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Members of the German army in Afghanistan in 2008 (File photo)
Members of the German army in Afghanistan in 2008 (File photo)
Image: Anja Niedringhaus/AP/Press Association Images

Two NATO troops and four Afghans killed by suicide bombing in northern Afghanistan

High-ranking Afghan officials were meeting with members of the international coalition force when a suicide bomber, dressed as a policeman blew himself up killing German NATO troops and an Afghan police commander.
May 28th 2011, 5:33 PM 208 0

TWO GERMAN SOLDIERS were killed and four other Afghans also died after a suicide bomber, wearing a police uniform, blew himself up during a meeting at a provincial governor’s compound on Saturday in northern Afghanistan.

The German military told Der Spiegel (German) that two German troops were killed and that General Markus Kneip, the NATO force’s commander for northern Afghanistan, was wounded along with three of his soldiers.

The bomber detonated his explosives-laden vest in a room in the governor’s office complex in Takhar province where high-ranking Afghan officials were meeting with members of the international coalition, said Faiz Mohammad Tawhedi, a spokesman for the governor.

The governor, Abdul Jabar Taqwa, suffered burns to his head, hands and back.

The Taliban claimed responsibility for the late afternoon attack — the latest in an uptick of violence as the Islamic extremist movement has launched its spring offensive.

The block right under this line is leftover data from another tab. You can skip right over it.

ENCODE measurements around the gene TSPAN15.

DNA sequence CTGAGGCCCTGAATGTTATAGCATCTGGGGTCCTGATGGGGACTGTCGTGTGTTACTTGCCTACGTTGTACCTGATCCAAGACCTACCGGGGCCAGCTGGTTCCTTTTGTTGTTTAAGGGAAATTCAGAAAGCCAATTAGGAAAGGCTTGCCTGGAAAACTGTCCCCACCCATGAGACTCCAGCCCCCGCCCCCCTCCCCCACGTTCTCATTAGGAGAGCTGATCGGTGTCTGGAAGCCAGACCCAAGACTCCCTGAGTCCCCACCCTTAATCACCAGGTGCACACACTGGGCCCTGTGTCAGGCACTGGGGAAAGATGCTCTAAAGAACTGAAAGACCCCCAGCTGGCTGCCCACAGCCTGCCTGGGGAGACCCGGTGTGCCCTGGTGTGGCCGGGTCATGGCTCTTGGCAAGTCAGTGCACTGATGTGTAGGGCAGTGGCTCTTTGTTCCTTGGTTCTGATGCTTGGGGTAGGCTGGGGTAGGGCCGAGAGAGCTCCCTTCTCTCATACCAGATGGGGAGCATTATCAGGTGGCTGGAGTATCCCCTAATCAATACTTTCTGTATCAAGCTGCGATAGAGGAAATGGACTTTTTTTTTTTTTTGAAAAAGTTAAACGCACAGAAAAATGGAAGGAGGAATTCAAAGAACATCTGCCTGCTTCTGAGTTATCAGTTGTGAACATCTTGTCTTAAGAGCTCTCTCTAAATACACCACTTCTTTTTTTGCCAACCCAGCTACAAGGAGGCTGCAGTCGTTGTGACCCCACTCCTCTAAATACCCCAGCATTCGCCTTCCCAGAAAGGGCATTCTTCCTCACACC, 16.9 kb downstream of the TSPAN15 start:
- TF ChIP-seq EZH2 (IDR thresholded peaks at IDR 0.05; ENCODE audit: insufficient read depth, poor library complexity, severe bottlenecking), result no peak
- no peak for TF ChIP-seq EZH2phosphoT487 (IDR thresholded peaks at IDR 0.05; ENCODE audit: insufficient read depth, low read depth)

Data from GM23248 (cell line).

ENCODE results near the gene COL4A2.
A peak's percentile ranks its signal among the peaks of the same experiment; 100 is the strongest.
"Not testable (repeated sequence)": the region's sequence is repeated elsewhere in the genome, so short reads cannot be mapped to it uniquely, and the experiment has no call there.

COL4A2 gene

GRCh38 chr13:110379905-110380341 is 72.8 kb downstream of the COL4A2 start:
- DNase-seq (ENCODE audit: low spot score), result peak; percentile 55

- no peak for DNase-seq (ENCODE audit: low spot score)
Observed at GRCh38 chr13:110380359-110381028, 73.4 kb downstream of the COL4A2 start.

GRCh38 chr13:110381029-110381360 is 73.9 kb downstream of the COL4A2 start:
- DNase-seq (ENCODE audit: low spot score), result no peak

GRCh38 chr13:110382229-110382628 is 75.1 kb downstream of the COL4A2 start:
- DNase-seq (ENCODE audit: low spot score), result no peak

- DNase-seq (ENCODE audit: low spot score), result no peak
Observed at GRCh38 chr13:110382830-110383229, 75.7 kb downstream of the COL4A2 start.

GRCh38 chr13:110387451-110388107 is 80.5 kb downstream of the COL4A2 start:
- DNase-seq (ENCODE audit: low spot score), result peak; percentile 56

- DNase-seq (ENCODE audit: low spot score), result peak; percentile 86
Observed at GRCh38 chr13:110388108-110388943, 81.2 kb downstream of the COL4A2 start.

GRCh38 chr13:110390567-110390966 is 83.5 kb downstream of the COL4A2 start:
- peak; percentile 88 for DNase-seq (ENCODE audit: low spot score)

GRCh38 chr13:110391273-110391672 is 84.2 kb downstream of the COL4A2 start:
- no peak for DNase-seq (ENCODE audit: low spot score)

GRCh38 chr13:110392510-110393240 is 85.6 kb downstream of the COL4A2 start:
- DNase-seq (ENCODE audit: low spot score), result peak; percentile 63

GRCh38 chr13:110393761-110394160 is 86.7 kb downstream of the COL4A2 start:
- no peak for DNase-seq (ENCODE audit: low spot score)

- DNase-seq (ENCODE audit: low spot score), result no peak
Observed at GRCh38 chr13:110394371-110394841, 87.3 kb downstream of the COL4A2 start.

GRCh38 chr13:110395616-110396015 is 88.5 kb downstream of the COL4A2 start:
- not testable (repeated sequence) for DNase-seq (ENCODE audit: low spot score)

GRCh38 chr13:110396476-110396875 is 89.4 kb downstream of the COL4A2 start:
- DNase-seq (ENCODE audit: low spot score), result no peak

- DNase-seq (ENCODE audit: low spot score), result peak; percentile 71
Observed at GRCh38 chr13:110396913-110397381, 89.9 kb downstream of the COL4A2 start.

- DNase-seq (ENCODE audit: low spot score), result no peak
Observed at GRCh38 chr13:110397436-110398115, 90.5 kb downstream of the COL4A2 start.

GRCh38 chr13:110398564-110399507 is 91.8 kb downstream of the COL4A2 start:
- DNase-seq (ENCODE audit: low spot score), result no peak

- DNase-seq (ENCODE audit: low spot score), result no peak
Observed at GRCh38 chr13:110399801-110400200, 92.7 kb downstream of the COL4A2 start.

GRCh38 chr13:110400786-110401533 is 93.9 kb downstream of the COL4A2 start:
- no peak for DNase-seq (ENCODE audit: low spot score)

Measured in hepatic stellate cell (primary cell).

The effectiveness of the Taliban’s campaign could affect the size of President Barack Obama’s planned drawdown of US troops in July.

Taliban spokesman Zabiullah Mujahid said it was part of the insurgency’s assassination campaign against high-ranking government officials.

The bombing also was meant to undercut a military offensive the Afghan National Army was planning to launch in the north, the Taliban spokesman said.

Among those killed was General Daood Daood, police commander in northern Afghanistan, said Dr. Hassain Basech, health director of the province.

Daood was a former deputy interior minister for counternarcotics and a former bodyguard of Ahmad Shah Massoud, the charismatic Tajik leader who commanded the Northern Alliance and died in an Al Qaeda suicide bombing two days before the 9/11 attacks that provoked the US invasion.

Also killed were provincial police chief General Shah Jahan Noori, a secretary to the governor, and one of Daood’s bodyguards, the health director said.

In addition to the governor, nine other Afghans were wounded — a cameraman working in the governor’s office and eight Afghan troops.

President Hamid Karzai condemned the attack, calling it a “barbaric act of terror.”

Violence has been on the rise in the north, where the Taliban, al-Qaida and fighters from other militant factions are known to be hiding, including the Haqqani network, Hezb-i-Islami and the Islamic Movement of Uzbekistan.

NATO has sent more troops to the north and has been pushing harder into militant-held areas.

In October 2010, a bomb killed Kunduz Gov. Mohammad Omar and 19 others in a crowded mosque in Takhar province.

Omar was killed just days after he warned of escalating threats from Taliban and foreign fighters in the north.

In February, a suicide bomber blew himself up at the entrance to an Afghan government office in neighboring Kunduz province, killing at least 30 people, including many who were waiting in line to obtain government identification cards. At least 40 others were wounded in the blast.

- AP

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